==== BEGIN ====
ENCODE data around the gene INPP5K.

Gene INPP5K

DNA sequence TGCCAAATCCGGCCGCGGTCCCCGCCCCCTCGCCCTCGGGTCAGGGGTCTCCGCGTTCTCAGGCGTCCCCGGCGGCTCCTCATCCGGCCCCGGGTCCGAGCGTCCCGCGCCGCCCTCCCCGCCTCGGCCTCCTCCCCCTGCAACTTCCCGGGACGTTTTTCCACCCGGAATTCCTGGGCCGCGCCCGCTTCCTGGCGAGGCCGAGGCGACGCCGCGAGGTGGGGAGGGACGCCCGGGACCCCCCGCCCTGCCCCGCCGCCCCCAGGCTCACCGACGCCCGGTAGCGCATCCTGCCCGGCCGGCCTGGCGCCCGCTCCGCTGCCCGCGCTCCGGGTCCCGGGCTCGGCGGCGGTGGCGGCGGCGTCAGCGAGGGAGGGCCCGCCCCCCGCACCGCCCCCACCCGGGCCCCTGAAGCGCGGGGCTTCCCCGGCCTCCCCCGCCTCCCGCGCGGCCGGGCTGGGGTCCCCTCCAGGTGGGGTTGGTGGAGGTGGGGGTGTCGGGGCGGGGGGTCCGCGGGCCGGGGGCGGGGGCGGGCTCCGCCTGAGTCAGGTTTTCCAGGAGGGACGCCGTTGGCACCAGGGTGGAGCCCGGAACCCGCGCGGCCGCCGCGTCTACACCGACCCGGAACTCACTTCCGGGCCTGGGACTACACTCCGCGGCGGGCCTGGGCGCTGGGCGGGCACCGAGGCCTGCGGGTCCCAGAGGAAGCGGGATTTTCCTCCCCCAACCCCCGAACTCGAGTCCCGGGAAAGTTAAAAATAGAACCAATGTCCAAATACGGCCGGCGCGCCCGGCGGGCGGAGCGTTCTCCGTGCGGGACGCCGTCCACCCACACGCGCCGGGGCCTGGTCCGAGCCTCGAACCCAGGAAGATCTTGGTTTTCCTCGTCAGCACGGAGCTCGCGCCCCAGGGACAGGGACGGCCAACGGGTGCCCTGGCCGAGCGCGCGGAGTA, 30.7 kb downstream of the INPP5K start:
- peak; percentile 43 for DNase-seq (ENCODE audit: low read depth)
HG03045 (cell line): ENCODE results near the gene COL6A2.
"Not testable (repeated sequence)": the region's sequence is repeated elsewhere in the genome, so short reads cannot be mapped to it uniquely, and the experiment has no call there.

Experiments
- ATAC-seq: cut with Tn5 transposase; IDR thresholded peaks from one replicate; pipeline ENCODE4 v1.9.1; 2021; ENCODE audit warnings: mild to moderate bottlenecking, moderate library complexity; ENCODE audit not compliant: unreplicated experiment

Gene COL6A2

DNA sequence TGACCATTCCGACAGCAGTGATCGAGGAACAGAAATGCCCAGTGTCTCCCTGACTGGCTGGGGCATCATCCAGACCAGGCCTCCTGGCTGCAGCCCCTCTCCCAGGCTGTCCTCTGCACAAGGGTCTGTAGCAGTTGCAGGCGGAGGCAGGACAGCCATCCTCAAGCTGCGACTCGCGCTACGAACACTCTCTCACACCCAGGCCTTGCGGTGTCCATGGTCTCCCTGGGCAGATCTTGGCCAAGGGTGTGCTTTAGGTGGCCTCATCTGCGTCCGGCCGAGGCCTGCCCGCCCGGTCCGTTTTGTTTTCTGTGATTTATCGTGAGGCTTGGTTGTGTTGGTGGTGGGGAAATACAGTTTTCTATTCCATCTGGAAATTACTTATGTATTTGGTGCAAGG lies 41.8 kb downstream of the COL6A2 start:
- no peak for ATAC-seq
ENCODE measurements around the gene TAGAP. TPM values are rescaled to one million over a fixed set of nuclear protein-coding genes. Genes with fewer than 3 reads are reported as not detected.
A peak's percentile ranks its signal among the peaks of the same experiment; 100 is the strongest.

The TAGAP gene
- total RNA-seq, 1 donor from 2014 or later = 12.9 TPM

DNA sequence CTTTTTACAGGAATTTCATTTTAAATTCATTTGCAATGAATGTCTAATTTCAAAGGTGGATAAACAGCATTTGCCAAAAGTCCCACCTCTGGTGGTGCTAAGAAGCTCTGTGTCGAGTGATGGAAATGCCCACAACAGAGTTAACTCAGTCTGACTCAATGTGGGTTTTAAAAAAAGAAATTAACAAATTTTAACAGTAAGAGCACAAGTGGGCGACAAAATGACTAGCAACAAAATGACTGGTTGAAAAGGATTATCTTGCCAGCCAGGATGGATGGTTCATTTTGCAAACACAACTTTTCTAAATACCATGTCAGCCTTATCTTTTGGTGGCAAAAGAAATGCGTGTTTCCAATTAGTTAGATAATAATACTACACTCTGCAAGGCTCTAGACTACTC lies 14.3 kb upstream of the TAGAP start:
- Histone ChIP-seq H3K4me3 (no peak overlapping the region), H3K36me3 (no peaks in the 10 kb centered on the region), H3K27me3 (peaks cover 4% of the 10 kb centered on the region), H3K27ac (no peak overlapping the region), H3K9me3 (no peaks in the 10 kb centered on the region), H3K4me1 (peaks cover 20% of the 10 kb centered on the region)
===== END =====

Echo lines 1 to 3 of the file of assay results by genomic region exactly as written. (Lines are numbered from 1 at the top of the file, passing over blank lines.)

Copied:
ENCODE data around the gene INPP5K.

Gene INPP5K

DNA sequence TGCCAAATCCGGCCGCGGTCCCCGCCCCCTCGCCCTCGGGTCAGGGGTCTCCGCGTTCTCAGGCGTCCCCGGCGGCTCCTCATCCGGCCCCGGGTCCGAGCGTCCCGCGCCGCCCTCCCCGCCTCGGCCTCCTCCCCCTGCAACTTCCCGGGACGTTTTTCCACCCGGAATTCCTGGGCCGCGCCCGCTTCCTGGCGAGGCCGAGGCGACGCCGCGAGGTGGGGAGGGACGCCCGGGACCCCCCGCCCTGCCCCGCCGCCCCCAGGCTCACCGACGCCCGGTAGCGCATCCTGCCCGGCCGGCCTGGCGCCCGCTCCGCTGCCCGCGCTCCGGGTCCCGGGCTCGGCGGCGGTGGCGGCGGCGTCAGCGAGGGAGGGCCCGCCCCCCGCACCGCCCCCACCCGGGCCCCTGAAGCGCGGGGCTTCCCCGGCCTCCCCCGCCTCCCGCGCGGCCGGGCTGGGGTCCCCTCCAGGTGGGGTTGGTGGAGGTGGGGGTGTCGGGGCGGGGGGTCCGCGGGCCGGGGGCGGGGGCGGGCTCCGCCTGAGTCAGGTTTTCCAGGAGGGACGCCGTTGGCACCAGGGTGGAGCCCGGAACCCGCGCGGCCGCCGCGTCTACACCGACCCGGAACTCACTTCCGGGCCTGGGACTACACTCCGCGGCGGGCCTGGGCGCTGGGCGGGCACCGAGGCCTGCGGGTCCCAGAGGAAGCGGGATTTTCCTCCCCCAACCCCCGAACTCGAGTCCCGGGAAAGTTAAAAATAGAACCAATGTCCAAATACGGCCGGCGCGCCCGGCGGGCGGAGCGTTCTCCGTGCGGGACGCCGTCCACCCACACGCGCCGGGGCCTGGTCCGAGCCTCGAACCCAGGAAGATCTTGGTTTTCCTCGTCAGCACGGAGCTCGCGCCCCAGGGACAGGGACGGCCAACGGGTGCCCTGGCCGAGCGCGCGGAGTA, 30.7 kb downstream of the INPP5K start: